In A Nutshell
During the last year of the War of 1812, British forces occupied a large portion of Eastern Maine and faced essentially no opposition. The newly conquered Mainers weren’t terribly upset, though, and were in surprisingly little hurry to be “liberated.”
The Whole Bushel
In the summer of 1814, British forces seized some 160 kilometers (100 mi) of Maine’s scarcely defended coastline. The extent of Maine’s defenses were a handful of garrison troops and militia. The region was home to some 30,000 Americans, but few were interested in “defending” their home.
For one thing, the War of 1812 essentially destroyed the Canadian trade that was vital to Maine’s economy. This would explain why one Massachusetts newspaper reported of the occupation, “It is scarcely possible to conceive of the joy of the inhabitants. At the striking of the flag, some huzza’d, and others, men of influence, observed, ‘now we shall get rid of the tax gathers.’ ” Being part of the British Empire meant the renewal of free trade in nearby markets like New Brunswick and Nova Scotia.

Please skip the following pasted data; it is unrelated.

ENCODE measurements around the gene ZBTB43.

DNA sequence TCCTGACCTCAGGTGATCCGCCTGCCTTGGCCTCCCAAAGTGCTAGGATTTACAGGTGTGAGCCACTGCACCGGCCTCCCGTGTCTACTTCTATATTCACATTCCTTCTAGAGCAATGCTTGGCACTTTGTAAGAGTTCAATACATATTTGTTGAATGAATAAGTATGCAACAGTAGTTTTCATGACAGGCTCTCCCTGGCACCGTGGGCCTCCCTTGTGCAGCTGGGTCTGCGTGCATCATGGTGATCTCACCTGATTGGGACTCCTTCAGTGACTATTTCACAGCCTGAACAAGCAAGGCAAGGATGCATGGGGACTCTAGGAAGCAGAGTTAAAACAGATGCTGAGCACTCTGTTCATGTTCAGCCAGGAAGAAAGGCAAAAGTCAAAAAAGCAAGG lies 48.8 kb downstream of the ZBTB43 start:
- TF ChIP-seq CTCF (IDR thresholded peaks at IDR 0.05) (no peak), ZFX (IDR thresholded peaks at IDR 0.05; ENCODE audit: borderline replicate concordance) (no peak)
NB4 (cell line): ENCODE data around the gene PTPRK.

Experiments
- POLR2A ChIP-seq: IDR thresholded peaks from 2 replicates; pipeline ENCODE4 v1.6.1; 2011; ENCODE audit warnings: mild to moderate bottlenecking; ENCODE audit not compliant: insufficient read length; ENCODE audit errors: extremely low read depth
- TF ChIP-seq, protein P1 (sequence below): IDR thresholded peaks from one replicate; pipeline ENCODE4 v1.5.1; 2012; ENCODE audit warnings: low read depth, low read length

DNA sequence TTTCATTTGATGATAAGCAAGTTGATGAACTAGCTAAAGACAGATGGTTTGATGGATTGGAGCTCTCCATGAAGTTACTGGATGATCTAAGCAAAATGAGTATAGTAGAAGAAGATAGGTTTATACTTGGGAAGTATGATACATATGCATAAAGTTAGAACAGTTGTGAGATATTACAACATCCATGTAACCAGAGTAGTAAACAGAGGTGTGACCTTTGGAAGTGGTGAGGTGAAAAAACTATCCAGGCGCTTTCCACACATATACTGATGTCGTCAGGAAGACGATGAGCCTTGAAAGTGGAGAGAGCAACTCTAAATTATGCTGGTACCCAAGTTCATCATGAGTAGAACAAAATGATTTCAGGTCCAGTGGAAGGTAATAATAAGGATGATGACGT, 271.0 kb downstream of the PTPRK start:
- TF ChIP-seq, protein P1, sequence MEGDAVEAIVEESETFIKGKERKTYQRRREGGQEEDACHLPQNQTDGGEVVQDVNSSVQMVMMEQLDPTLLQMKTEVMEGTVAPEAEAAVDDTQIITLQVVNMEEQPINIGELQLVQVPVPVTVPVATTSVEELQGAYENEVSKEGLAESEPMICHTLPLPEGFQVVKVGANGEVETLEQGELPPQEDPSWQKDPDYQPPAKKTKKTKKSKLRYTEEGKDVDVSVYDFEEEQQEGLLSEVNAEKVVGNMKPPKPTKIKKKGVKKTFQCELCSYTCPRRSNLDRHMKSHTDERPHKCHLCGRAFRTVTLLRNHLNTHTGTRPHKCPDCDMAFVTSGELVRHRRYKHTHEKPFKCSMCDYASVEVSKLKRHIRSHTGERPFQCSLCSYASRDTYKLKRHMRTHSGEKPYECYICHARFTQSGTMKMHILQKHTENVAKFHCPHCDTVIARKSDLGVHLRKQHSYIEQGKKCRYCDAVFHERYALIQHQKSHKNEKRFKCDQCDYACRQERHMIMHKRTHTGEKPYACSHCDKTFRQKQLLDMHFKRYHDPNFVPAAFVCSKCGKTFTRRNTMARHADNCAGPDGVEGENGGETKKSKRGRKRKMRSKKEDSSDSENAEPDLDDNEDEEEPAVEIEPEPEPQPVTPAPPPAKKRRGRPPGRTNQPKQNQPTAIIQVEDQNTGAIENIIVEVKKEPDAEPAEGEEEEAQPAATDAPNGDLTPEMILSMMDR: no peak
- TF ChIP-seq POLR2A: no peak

Being part of the British Empire also meant not having to rely on Boston for governance or protection. Prior to the War of 1812, the District of Maine was governed by Bostonians who were pretty much indifferent to the precarious position of the denizens to their north. When President James Madison sought funding from Boston’s banking elite to fund an expedition to liberate Eastern Maine, he was flatly refused; Boston’s bankers had already loaned significant capital to the British.
Given their own government’s lackadaisical attitude to their well-being, it’s probably not surprising that the occupied Mainers were more than gracious hosts. British officers found the area hospitable enough to make a resort of it and spend their leaves from service there. And black-market trade thrived in occupied Maine, Canada, and the States. British occupation officials knew a good thing when they saw it and tacitly encouraged trade so long as fees and duties were paid to the appropriate persons.
After the war ended in 1815, the British held onto their outpost in Eastport, Maine for another three years before finally withdrawing. As a result of Boston’s wartime disregard for its Mainer constituency, the District of Maine pursued and gained statehood in 1820.
Show Me The Proof
The Lobster Coast: Rebels, Rusticators, and the Struggle for a Forgotten Frontier
The War of 1812: A Forgotten Conflict
History of the Late War